SEATTLE, WA--(Marketwired - Jul 25, 2014) - Soaring credit card debt can be a real issue for many people. Faced with high interest rate balances on several cards, credit card debt can cause real stress and financial difficulties for consumers who are facing it.
Today, CreditCardChaser.com, a leader in providing information on credit cards and credit issues, announced the best ways consumers can pay off their credit card debt. To many people facing high credit card balances, figuring out how to address the debt can be difficult. With that in mind, CreditCardChaser.com has compiled a list of strategies consumers can utilize to make their debt a thing of memory.
1. Pay Credit Card Balances from Smallest to Largest
While many advisers will suggest attacking the balance with the highest interest rate first is the best approach, it is easy for people overwhelmed with debt to get discouraged if that is not also the smallest balance owed. The success people feel when they've paid off a balance is often enough to help them keep going. With this strategy, the smallest balance is paid off first, followed by the next and so on.
2. Pay Credit Card Balances Arranged from Highest Interest Rate to Lowest
The strategy normally recommended works for consumers who receive motivation by looking at the numbers involved. By attacking the highest interest rate account first, consumers reduce overall debt load more quickly. People who employ this approach understand that ridding themselves of the highest interest rate credit card balances first help their credit scores improve faster as their overall debt to income ratio decreases.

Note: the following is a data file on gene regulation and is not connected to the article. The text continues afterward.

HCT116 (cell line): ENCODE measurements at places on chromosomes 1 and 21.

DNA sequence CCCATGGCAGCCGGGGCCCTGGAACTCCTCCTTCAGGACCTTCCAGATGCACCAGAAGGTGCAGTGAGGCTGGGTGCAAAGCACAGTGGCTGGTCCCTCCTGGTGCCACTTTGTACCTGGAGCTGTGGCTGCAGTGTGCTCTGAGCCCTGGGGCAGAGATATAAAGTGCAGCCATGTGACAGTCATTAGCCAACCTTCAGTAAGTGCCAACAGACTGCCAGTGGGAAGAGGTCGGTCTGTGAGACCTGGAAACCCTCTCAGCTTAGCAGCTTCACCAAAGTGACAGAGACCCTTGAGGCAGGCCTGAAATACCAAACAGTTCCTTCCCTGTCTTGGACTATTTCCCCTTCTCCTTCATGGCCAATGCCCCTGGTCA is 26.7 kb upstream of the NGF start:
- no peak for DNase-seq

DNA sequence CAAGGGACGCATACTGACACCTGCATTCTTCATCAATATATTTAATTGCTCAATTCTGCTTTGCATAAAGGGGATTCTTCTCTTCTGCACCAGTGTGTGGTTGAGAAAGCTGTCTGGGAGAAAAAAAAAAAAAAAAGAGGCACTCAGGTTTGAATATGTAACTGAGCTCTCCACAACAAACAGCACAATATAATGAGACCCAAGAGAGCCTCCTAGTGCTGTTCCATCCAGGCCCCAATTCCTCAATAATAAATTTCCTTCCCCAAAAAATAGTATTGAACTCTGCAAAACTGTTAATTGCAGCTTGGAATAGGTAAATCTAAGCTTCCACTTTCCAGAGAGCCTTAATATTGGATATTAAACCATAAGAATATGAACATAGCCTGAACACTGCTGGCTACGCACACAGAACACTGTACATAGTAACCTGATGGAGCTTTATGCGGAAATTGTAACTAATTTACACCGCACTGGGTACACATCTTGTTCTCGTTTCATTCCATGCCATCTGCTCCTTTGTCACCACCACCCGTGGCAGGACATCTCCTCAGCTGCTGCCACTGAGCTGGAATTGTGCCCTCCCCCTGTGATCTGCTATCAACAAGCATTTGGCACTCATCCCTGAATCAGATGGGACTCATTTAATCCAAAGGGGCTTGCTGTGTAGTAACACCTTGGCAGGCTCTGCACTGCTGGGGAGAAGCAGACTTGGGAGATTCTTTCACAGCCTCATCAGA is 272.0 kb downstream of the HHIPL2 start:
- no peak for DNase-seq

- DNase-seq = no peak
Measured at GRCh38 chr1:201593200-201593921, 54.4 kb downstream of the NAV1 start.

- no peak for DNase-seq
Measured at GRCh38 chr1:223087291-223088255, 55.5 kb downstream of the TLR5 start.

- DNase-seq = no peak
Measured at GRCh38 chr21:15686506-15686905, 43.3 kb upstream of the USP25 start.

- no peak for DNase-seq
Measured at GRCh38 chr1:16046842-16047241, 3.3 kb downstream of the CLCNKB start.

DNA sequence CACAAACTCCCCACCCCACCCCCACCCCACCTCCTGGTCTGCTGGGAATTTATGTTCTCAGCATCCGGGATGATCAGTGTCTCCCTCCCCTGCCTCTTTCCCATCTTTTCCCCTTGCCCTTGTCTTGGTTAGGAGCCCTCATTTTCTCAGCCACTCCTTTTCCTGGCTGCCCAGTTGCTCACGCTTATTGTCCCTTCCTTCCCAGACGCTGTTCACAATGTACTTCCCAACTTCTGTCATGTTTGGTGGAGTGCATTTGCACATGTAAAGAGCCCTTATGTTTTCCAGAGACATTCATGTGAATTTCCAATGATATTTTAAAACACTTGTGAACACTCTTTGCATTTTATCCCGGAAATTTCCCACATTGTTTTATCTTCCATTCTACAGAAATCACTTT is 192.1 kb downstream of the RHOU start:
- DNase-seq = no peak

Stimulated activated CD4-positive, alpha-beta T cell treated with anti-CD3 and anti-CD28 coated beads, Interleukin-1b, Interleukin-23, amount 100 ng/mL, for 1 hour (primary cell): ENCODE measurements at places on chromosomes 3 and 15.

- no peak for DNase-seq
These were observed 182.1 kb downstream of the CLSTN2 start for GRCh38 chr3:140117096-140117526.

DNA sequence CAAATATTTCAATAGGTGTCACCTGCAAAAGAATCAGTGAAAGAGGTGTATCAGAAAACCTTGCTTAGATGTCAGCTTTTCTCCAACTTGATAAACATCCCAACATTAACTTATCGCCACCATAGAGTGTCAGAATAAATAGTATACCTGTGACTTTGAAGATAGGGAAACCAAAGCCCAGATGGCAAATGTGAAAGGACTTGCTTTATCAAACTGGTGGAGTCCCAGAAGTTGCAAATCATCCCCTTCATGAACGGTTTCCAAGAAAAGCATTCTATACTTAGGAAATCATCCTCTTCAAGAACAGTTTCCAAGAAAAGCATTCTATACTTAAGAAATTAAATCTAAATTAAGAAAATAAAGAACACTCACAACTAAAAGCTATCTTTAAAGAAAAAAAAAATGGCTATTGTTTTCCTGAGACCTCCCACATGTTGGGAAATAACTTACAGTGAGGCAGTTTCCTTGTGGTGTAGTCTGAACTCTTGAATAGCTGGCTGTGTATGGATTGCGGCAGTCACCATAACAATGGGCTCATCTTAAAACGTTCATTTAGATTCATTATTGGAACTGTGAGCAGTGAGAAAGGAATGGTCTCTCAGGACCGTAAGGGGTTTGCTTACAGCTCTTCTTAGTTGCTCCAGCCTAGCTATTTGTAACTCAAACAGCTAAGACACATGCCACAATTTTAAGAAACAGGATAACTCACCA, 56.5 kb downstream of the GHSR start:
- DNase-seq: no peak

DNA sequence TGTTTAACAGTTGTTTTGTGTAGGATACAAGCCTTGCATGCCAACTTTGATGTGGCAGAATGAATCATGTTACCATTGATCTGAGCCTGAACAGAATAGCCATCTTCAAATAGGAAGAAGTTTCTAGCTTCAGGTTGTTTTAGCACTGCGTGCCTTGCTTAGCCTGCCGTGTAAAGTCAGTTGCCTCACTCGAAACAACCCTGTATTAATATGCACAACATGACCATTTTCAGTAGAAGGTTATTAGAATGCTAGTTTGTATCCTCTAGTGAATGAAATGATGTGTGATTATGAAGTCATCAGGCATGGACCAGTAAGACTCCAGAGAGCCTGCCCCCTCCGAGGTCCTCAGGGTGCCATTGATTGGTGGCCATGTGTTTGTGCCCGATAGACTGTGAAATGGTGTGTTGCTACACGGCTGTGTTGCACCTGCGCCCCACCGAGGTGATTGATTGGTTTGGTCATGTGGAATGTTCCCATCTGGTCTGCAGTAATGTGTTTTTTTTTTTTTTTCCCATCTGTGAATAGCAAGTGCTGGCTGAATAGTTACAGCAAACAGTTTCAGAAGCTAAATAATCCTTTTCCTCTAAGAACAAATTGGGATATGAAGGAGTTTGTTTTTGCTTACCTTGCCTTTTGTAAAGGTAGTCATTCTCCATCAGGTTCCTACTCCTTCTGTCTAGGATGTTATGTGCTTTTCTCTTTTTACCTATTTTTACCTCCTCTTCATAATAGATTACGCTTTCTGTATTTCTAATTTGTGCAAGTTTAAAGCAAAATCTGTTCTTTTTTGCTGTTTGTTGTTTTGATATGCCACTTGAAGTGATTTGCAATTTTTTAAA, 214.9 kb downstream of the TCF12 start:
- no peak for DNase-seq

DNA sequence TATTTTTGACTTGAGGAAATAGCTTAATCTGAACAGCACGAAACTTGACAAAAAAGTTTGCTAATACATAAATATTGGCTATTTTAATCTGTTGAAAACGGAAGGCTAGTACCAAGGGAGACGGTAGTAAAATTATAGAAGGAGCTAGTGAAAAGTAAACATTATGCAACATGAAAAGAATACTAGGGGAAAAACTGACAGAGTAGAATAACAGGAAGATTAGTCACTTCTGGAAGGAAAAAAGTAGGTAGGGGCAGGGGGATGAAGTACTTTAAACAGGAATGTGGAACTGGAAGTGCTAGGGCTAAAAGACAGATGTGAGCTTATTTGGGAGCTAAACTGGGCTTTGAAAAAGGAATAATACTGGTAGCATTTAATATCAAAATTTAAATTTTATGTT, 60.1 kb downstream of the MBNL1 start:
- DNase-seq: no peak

3. Transfer High Interest Debt to a Card Offering a Lower Rate
This method can work for some people, but consumers must keep several things in mind before using this strategy. First, transfers can and often do involve fees, so calculate the potential interest savings while taking into account any fees. Second, opening a new credit card account can lower your credit score. Before employing this approach, CreditCardChaser.Com suggests sitting down and doing a careful risks vs. benefits analysis and devising a well-thought out plan. For example, if the new credit card has a six-month introductory period with zero percent interest, divide the high interest amount by six to plan to pay off the balance without more interest accruing.
4. Leave Credit Card Balances Where They Are
After a careful review, consumers may find that leaving balances where they are at makes the most financial sense. If that is the case, choose a strategy to address them in turn.
4. Dip Into Savings to Pay Off Debt
If you have money in your savings account, consider using some of it to pay off high-interest credit card debt. For people who are overwhelmed by credit card debt, this can be an option for some relief. The danger, of course, is that an emergency can occur forcing people who choose this option to borrow money, leading to new debt. For that reason, CreditCardChaser.com recommends trying to keep a minimum balance of $1000 in savings just in case. When debt is paid off, the focus should then return to rebuilding savings.
5. Build a Healthy Emergency Fund
Building a healthy emergency fund, defined as at least three to six months worth of expenses, can be critical. Having savings that can be quickly accessed in this manner can prevent the need for individuals amassing more credit card debt. Building an emergency fund and maintaining it should be a goal of every person who succeeds in becoming debt free.
CreditCardChaser.com is an expert site focusing on credit cards, credit and debt information and education designed for consumers. For more information about how to pay off credit card debt, their site can be accessed at www.CreditChaser.com.
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